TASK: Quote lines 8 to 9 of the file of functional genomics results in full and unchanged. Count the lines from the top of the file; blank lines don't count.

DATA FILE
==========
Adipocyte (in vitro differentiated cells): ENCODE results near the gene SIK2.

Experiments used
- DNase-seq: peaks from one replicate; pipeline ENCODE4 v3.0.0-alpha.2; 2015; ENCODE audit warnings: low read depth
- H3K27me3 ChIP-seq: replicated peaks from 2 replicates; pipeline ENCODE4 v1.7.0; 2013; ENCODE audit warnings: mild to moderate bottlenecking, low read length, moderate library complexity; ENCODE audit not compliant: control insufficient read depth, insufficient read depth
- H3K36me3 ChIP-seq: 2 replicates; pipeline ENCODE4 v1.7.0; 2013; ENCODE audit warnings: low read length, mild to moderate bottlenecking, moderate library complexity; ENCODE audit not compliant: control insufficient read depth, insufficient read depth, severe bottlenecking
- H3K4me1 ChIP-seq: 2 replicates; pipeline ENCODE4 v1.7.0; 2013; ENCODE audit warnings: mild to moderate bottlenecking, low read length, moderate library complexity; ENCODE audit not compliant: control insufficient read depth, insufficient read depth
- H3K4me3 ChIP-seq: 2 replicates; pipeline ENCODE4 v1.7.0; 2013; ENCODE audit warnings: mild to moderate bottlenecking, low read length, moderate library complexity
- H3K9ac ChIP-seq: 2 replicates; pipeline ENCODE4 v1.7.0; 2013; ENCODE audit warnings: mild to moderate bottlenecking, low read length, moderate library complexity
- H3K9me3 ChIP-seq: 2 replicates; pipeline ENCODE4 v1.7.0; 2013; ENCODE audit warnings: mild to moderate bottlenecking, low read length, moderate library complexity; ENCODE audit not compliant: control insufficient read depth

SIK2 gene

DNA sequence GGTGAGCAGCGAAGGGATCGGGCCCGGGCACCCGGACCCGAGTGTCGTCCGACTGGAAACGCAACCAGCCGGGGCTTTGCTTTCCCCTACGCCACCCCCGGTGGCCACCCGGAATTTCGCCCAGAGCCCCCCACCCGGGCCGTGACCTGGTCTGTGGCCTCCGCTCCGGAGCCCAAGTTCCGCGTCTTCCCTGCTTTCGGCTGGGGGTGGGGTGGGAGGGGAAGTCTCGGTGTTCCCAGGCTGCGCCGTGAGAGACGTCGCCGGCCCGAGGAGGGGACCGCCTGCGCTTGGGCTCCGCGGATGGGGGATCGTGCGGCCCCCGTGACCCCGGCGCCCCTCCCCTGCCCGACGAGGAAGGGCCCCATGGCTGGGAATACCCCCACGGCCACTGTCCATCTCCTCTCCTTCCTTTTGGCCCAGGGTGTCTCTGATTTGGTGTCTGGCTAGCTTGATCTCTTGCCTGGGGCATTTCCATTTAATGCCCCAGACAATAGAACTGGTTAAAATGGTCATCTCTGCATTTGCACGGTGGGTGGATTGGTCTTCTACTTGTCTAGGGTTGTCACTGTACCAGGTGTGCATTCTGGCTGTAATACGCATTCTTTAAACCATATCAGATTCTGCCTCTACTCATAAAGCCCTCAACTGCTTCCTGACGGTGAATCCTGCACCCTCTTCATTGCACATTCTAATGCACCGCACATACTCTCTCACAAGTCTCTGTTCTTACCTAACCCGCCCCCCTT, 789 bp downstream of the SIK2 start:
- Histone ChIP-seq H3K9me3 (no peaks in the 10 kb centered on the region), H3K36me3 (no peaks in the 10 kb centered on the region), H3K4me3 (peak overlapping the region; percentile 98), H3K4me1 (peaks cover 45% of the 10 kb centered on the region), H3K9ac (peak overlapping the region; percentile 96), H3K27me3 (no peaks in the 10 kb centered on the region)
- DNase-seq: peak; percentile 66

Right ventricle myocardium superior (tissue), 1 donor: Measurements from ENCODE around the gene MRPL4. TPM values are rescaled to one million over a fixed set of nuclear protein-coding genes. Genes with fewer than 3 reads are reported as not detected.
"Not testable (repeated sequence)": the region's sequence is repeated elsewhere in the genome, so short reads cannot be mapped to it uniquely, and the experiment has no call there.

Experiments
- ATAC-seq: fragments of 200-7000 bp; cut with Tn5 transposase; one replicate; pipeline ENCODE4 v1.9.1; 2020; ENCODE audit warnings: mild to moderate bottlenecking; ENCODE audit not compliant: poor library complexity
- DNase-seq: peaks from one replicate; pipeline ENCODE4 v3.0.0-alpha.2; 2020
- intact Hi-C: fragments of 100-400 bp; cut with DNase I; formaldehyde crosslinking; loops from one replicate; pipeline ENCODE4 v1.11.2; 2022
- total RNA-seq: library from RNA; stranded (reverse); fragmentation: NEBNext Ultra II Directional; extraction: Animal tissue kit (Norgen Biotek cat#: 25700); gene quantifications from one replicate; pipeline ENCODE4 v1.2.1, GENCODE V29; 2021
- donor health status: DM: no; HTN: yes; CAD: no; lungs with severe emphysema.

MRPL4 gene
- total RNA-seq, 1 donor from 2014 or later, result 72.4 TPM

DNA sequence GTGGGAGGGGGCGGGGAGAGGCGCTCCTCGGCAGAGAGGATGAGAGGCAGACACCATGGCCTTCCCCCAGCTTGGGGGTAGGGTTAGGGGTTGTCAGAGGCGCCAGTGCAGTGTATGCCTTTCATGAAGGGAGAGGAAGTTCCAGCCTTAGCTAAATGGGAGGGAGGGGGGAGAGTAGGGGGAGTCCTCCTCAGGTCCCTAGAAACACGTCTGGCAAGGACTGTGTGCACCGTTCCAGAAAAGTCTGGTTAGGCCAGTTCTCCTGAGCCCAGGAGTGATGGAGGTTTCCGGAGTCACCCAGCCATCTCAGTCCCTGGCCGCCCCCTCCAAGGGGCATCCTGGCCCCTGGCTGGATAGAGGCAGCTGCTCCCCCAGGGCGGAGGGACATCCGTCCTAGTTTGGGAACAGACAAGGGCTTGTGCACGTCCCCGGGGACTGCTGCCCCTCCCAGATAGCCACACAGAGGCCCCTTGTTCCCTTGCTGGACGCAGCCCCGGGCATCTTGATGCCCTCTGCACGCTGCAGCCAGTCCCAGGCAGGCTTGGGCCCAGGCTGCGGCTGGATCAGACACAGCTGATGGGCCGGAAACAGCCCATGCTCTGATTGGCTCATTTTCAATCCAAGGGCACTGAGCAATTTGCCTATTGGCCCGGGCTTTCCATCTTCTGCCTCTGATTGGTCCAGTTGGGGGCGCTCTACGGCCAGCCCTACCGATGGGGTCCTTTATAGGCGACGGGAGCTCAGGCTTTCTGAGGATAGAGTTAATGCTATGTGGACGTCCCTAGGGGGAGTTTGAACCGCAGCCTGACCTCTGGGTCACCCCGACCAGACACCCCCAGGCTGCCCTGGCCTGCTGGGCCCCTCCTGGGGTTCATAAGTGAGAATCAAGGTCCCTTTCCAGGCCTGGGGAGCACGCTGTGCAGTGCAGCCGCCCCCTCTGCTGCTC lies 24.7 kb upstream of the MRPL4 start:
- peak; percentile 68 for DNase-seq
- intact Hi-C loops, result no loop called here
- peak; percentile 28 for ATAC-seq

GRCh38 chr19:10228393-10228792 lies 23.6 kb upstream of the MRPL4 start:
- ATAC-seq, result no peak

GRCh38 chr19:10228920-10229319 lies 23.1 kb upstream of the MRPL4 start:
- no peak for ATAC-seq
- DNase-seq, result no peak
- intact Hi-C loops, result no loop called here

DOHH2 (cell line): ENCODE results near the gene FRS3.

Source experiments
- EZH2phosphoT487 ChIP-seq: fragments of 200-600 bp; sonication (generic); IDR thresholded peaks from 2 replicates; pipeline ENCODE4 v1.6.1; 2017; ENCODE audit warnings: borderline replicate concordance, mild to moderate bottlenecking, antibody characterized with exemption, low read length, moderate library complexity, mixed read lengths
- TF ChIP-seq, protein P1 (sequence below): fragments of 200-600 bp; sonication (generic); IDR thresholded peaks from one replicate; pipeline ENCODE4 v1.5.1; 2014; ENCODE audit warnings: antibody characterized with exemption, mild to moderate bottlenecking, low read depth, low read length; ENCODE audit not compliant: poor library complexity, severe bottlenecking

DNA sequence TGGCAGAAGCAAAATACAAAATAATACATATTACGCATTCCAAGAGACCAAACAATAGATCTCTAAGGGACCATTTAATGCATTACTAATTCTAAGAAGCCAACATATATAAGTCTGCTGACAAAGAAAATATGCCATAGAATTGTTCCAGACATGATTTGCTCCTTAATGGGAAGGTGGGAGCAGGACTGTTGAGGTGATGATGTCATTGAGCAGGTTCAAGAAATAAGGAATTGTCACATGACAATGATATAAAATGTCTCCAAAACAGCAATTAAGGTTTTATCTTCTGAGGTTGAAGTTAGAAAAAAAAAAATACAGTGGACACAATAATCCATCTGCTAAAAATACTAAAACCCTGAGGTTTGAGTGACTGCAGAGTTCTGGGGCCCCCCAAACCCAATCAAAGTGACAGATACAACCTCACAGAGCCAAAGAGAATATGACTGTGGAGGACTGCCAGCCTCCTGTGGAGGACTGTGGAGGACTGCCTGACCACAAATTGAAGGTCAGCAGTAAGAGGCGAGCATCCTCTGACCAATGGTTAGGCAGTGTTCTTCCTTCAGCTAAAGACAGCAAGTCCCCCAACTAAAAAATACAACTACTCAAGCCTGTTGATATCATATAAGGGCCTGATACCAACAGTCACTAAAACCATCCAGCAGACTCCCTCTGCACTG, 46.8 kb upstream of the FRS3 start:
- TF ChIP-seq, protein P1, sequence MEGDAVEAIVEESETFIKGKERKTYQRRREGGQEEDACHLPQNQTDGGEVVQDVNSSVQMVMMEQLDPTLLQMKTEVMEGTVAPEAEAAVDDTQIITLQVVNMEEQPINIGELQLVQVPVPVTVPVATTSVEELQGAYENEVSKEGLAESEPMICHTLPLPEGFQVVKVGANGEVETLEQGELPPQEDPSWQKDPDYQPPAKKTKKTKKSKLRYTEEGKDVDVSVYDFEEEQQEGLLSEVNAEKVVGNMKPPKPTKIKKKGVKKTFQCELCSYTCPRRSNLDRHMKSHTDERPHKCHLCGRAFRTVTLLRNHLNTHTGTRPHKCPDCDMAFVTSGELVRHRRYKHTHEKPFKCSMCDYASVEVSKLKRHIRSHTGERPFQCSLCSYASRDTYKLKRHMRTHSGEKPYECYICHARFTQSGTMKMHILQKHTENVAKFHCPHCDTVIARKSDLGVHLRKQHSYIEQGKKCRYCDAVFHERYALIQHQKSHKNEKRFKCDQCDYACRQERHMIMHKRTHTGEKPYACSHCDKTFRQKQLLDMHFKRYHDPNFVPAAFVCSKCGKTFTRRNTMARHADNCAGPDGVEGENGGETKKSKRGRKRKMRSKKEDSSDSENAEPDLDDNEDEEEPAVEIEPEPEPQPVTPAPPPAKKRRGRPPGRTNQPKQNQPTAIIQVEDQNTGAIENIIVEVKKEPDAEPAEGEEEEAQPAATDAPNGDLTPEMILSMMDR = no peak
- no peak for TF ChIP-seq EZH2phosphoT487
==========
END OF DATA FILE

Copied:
- H3K9ac ChIP-seq: 2 replicates; pipeline ENCODE4 v1.7.0; 2013; ENCODE audit warnings: mild to moderate bottlenecking, low read length, moderate library complexity
- H3K9me3 ChIP-seq: 2 replicates; pipeline ENCODE4 v1.7.0; 2013; ENCODE audit warnings: mild to moderate bottlenecking, low read length, moderate library complexity; ENCODE audit not compliant: control insufficient read depth